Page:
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  • square threads!

    I remember why I don't like to cut them! I half wat done makeing a screw for an irrigation gate. It's 1 5/8 by 2tpi, 5' long. A couple more hours tomarrow and it should be done!

  • #2
    Ouch! I think I would have gone down to my local farm and ranch supply and ordered a new one for $75. If there's a District Irigation Dept. in your area, they might give you one.

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    • #3
      rbregn:
      Not fun to do. Even with inserts and angle seat shims it is still easier to make it on a cnc Lathe (I love those roller bearing travelling steadies - I could watch it all day!)

      You are a better man than me, Gonga Din.

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      • #4
        Even easier to do on a CNC mill.
        Don't work for acme unless you get a tool ground up but square threads are a doddle.
        See:- http://homepage.ntlworld.com/stevens...e%20thread.jpg

        OK gloat over, not everyone has access to a CNC mill, but even the mighty fall <G>
        I was doing a leadscrew cut for a machine the other day. Guy said it was 1/2" x 10 LH acme. Quick measure up and away we go. Got to the finishing passes and something wrong. Loose at the start and then tightening up. Re check diameters, yup bang on 1/2", recheck pitch, Aaaaahhhhhh measures up at 2.5 mm pitch which is 9.8 TPI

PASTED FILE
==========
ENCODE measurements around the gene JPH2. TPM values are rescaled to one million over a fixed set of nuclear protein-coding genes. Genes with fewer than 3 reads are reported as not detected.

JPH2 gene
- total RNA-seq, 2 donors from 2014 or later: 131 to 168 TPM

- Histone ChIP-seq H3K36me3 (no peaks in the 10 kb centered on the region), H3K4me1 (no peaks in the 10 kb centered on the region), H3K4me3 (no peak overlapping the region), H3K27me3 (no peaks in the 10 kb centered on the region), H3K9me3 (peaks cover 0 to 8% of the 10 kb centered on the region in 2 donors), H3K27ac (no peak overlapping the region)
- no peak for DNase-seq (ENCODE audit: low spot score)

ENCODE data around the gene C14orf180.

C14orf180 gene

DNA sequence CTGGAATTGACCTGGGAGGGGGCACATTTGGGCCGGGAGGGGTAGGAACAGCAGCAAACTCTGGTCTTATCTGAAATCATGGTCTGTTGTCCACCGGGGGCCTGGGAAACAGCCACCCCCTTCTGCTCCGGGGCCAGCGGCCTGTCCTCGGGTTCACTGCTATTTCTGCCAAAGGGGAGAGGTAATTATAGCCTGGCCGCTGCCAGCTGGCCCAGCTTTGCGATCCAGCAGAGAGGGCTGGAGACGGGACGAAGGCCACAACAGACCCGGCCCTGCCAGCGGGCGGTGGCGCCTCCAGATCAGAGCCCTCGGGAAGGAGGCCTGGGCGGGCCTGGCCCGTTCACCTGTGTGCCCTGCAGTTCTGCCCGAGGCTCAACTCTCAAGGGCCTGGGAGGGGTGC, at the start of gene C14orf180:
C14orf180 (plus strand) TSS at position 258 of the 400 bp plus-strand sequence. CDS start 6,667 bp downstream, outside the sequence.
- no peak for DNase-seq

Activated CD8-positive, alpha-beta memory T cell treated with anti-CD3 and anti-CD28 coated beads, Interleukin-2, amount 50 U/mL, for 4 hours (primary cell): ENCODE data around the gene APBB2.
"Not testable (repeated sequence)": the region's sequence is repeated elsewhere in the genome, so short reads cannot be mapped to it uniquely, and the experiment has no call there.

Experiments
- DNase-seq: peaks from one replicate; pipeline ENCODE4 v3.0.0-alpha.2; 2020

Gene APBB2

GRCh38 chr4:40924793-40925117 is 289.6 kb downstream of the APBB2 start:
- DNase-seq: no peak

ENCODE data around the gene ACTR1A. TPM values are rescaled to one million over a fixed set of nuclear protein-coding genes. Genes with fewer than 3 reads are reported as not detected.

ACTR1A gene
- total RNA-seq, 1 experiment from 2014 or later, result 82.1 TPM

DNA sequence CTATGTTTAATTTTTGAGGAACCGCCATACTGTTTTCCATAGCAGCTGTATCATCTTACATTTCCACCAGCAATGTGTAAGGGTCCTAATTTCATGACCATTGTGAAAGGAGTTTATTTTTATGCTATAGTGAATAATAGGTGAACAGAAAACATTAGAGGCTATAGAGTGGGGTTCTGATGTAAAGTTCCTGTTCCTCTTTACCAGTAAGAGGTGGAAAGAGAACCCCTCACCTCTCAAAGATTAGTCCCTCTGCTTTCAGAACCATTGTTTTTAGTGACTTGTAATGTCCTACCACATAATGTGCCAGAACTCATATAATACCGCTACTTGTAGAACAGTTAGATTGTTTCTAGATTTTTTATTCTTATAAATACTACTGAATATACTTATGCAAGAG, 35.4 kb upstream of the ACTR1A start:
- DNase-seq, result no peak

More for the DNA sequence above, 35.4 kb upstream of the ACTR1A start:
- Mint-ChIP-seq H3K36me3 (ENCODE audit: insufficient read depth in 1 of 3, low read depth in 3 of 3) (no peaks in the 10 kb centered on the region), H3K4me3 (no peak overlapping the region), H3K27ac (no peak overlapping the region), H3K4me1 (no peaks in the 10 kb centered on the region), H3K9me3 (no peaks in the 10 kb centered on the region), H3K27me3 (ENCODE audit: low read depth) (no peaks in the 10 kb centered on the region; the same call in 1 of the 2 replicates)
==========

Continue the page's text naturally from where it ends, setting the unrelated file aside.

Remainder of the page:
Oh well, another flat battery in the car park of life.....................

        John S.
        .

        Sir John , Earl of Bligeport & Sudspumpwater. MBE [ Motor Bike Engineer ] Nottingham England.



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        • #5
          I'm making it for the irrigation district! Got it done, had 5 hrs in the project. Now they changed their mind and said they only needed 3' of threads! but thats better then deciding they needed 6'!

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          • #6
            John
            Between that spline, that leadscrew, and my screw ups we could build a ford! (a pile o'scrap)

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            • #7
              All this talk about CNC lathes and mills makes me wonder what I've been doing wrong.

              I cut square threads by wrapping a string around the OD of the stock, adjusting to set the pitch, spray painting it for a layout. Thereafter its a hacksaw, cold chisel and file job.

              Takes a little time but you can do it agaist a fencepost or a barn door.

              Seriously, I saw a home made 2- 2 Square screw made by hand just as I described. It was used in a flume gate as it happened. There were about 40" of thread hand filed in a piece of Naval brass bar stock maybe 6 ft long. It was a trifle rough here and there but it was a superb piece of hand wrought "machine work". It had been in service since the early '40's when I saw it in 1972 or so.

              The old farmer that made it told me a long sad story of how the Corp of Engineers at the time was gutted of personnel to join the Seabees or whatever in WW II. There was no-one repair the works so he had to make do or lose his Victory spuds and sugar beets.